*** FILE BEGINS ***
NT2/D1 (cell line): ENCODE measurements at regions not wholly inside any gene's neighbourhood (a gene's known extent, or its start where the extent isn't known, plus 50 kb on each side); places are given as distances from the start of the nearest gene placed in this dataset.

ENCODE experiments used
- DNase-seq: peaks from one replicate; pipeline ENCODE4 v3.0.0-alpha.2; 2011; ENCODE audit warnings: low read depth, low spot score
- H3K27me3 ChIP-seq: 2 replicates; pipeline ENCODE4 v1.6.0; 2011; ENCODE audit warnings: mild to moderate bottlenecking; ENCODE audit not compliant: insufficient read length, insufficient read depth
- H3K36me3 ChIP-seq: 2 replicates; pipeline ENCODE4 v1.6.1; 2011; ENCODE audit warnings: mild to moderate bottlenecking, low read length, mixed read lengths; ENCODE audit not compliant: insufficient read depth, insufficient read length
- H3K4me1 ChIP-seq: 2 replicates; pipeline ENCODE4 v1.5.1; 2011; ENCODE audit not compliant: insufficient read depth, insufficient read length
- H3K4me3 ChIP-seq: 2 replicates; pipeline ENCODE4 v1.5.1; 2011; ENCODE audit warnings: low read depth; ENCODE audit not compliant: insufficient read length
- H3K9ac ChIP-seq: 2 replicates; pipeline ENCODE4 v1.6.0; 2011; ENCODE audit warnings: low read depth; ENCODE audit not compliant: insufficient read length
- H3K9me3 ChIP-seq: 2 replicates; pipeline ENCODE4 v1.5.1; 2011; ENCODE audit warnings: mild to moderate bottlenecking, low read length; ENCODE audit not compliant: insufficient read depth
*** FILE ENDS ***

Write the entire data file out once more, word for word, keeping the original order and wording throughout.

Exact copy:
NT2/D1 (cell line): ENCODE measurements at regions not wholly inside any gene's neighbourhood (a gene's known extent, or its start where the extent isn't known, plus 50 kb on each side); places are given as distances from the start of the nearest gene placed in this dataset.

ENCODE experiments used
- DNase-seq: peaks from one replicate; pipeline ENCODE4 v3.0.0-alpha.2; 2011; ENCODE audit warnings: low read depth, low spot score
- H3K27me3 ChIP-seq: 2 replicates; pipeline ENCODE4 v1.6.0; 2011; ENCODE audit warnings: mild to moderate bottlenecking; ENCODE audit not compliant: insufficient read length, insufficient read depth
- H3K36me3 ChIP-seq: 2 replicates; pipeline ENCODE4 v1.6.1; 2011; ENCODE audit warnings: mild to moderate bottlenecking, low read length, mixed read lengths; ENCODE audit not compliant: insufficient read depth, insufficient read length
- H3K4me1 ChIP-seq: 2 replicates; pipeline ENCODE4 v1.5.1; 2011; ENCODE audit not compliant: insufficient read depth, insufficient read length
- H3K4me3 ChIP-seq: 2 replicates; pipeline ENCODE4 v1.5.1; 2011; ENCODE audit warnings: low read depth; ENCODE audit not compliant: insufficient read length
- H3K9ac ChIP-seq: 2 replicates; pipeline ENCODE4 v1.6.0; 2011; ENCODE audit warnings: low read depth; ENCODE audit not compliant: insufficient read length
- H3K9me3 ChIP-seq: 2 replicates; pipeline ENCODE4 v1.5.1; 2011; ENCODE audit warnings: mild to moderate bottlenecking, low read length; ENCODE audit not compliant: insufficient read depth